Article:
The career preservationist was instrumental in expanding the state's oldest historical society.
The Goodhue County History Museum resided in a basement room at the county courthouse in Red Wing when Jean Chesley was named president of the local historical society in 1966.
When family, friends and colleagues gather Tuesday for her funeral, Minnesota Historical Society Director Nina Archabal will be among those to remember her for more than four decades of service that helped create one of the state's leading local venues of historical preservation.
"Jean started me on my way to work in state and local history," Archabal said. "She greeted me with the same warmth that she extended to anybody who crossed her path and gave me a feeling for this work that continues today."
Chesley, who worked intensely on Goodhue County museum projects almost up until the time of her death last week at age 93, was an elite organization builder cut from post-World War II mores of community volunteerism and teamwork, said Chuck Richardson, a Red Wing attorney.
"She was a first-rate cultural institution administrator and educator,'' Richardson said. "She was a very good friend and I'm going to miss her.''
Under Chesley, Minnesota's oldest county historical society purchased its own museum space in 1969 and expanded greatly in 1989 after winning state and county support for a multimillion- dollar renovation project.
"She fostered personal relationships and had a great belief in the preservation and interpretation of local history,'' Richardson said.
Chesley was on the governing board of the Minnesota Historical Society from 1970 to 1992, serving for 15 years as a vice president. She was influential in directing grant money to local preservation groups throughout the state and also served as a trustee of the Science Museum of Minnesota from 1972 to 1980.
One of her three children, Gretchen Chesley Lang of St. Paul, said her mother was a lifelong naturalist who loved geology, astronomy and all aspects of the natural world. She remembers nature walks as a child that were filled with her mother's exuberance over insect collecting.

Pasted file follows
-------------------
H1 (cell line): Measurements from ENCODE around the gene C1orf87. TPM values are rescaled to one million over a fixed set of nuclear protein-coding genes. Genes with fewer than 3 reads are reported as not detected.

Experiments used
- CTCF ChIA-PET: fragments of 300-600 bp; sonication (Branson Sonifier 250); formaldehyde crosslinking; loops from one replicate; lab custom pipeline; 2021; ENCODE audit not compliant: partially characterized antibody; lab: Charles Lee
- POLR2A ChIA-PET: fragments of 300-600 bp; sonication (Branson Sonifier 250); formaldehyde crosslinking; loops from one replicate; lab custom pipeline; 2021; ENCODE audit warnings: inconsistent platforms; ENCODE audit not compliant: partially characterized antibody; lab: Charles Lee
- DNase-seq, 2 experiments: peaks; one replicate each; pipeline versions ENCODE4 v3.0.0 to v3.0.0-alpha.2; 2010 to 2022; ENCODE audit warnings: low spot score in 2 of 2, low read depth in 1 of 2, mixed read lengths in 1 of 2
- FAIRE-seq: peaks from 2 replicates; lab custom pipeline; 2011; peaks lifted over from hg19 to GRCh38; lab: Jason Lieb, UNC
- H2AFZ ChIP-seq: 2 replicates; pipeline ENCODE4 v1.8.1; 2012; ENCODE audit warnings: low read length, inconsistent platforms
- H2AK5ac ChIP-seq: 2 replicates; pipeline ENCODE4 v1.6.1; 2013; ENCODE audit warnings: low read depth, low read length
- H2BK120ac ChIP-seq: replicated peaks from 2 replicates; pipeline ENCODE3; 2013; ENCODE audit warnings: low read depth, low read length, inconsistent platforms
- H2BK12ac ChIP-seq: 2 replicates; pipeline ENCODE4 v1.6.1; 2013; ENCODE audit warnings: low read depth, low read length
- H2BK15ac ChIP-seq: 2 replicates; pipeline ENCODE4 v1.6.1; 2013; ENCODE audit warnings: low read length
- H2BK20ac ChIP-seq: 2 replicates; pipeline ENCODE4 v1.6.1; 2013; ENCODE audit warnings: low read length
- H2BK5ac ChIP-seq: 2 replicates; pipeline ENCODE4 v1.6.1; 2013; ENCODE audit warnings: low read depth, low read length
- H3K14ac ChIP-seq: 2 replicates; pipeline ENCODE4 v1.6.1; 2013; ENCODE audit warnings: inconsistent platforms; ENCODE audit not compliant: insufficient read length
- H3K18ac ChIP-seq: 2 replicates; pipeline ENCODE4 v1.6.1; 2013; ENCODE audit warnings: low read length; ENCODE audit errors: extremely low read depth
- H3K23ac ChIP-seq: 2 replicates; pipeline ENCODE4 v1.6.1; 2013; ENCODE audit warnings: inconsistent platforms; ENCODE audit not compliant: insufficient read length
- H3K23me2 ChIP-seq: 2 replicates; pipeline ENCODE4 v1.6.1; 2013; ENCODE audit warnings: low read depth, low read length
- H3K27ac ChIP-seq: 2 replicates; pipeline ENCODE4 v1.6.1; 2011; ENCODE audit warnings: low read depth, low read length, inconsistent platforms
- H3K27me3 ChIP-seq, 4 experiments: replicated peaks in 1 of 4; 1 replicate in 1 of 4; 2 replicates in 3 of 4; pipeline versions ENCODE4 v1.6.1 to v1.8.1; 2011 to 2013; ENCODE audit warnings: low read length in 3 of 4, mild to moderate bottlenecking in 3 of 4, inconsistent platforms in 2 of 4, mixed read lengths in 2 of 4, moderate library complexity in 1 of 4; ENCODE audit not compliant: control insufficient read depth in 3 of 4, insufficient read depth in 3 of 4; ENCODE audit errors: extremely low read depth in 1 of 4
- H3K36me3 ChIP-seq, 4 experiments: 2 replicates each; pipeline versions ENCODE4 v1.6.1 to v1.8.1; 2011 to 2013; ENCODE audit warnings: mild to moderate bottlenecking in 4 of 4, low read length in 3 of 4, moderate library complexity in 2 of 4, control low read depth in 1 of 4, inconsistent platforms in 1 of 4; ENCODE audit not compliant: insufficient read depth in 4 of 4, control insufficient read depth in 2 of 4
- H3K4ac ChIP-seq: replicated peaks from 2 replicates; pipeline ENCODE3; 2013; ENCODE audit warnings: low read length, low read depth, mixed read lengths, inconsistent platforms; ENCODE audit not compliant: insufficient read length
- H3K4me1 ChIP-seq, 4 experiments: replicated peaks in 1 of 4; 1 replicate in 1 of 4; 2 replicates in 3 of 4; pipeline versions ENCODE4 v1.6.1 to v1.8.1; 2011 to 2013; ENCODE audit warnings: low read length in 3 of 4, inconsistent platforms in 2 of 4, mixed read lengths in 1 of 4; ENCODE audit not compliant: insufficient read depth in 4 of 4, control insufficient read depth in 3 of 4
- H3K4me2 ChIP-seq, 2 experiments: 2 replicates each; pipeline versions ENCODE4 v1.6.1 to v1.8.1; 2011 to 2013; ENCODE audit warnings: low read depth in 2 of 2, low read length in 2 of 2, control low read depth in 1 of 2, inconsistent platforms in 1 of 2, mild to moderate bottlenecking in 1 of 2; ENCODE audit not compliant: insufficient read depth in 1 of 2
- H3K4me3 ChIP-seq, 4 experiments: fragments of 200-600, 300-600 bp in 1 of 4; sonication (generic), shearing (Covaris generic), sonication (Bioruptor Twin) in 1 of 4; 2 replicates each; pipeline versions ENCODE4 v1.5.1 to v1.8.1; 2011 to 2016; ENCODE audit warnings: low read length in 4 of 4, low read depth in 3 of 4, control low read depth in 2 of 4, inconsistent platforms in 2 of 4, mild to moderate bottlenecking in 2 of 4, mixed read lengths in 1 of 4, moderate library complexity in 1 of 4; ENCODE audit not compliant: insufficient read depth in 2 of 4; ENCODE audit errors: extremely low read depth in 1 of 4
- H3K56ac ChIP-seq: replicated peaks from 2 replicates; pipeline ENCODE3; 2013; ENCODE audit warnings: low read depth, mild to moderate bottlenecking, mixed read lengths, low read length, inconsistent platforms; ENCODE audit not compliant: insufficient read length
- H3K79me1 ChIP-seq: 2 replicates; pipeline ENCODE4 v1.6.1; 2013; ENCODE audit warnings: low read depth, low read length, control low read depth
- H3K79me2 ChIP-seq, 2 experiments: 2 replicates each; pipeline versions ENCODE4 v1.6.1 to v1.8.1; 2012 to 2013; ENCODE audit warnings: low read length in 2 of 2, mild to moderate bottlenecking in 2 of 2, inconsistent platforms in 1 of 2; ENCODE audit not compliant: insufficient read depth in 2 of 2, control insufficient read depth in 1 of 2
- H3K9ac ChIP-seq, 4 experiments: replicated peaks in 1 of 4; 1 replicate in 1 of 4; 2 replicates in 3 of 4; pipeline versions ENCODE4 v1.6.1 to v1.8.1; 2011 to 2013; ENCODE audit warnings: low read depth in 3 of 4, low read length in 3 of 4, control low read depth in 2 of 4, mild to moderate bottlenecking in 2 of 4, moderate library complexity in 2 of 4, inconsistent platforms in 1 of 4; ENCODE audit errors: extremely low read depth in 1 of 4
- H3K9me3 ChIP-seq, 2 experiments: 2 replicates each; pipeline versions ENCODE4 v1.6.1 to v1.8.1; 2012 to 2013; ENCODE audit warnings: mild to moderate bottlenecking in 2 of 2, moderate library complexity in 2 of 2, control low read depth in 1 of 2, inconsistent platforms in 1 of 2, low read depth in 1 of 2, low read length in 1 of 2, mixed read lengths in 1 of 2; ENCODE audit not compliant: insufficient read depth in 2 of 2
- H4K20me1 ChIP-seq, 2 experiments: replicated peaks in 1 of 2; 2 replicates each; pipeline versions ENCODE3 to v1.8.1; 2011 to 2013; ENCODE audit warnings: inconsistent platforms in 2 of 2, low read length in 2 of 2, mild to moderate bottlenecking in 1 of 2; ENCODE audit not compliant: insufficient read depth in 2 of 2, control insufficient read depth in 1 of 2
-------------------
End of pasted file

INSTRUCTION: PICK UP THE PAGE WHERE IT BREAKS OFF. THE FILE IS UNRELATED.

The last exhibit at the county museum that her mother worked on dealt with one of her deep interests -- American Indian prehistory. The archeological exhibit covers six or seven prehistoric villages from the region.
Her father, Alexander P. Anderson, invented puffed wheat and puffed rice and sold the process to Quaker Oats. Jean Chelsey was born in Chicago in 1916 and moved at age 1 with her mother and father to Red Wing, where they built Tower View Farm. The family estate is now a center for visiting artists and scholars.
Chesley received a bachelor's degree in zoology from Carleton College in 1937. She married Frank Gunsaulus Chesley in 1938 and they moved to Boston for his graduate studies at Massachusetts Institute of Technology. They returned to Red Wing in 1945, where they started a company along with two of Frank's MIT classmates. Central Research Laboratories still exists today as a maker of remote-controlled handling equipment for radioactive material and other substances.
Before Frank Chesley died in 1997, the couple enjoyed international travel and were "quite a charismatic pair,'' said granddaughter Ursula Lang of Minneapolis.
Jean Chesley is survived by her three children, Gretchen; Margaret Chesley of Bay City, Wis.; Paul Chesley of Honolulu; three grandchildren and four great-grandchildren.
A funeral will be held Tuesday at 11 a.m. at the Mahn Family Funeral Home on Plum Street in Red Wing. Visitation is at 10 a.m. A reception will be held in the afternoon at the Anderson Center from 3 p.m. to 6 p.m.
Tony Kennedy • 612-673-4213